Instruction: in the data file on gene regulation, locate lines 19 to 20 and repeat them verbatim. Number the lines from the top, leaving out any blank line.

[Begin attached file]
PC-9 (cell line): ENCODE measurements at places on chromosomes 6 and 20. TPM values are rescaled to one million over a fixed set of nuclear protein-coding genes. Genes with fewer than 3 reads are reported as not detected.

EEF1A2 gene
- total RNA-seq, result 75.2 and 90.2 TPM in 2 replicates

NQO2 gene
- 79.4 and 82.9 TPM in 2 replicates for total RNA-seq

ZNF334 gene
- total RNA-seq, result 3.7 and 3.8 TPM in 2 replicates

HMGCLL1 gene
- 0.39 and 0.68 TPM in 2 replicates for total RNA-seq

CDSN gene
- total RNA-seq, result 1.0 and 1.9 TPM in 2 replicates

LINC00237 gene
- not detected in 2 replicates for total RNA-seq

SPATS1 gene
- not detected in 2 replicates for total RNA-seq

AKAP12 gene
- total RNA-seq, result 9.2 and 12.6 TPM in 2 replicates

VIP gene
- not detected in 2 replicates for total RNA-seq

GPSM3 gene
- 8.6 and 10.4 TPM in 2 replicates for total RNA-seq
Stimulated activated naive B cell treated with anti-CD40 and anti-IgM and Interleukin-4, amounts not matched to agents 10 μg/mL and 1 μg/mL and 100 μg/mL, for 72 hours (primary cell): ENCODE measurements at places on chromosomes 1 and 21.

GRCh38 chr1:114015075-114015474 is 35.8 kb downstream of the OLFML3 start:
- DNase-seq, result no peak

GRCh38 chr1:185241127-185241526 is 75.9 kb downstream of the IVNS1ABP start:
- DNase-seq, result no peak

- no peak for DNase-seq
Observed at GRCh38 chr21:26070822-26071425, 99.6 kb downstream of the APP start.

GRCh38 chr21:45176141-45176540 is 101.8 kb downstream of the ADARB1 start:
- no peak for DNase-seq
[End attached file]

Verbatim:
- not detected in 2 replicates for total RNA-seq

GPSM3 gene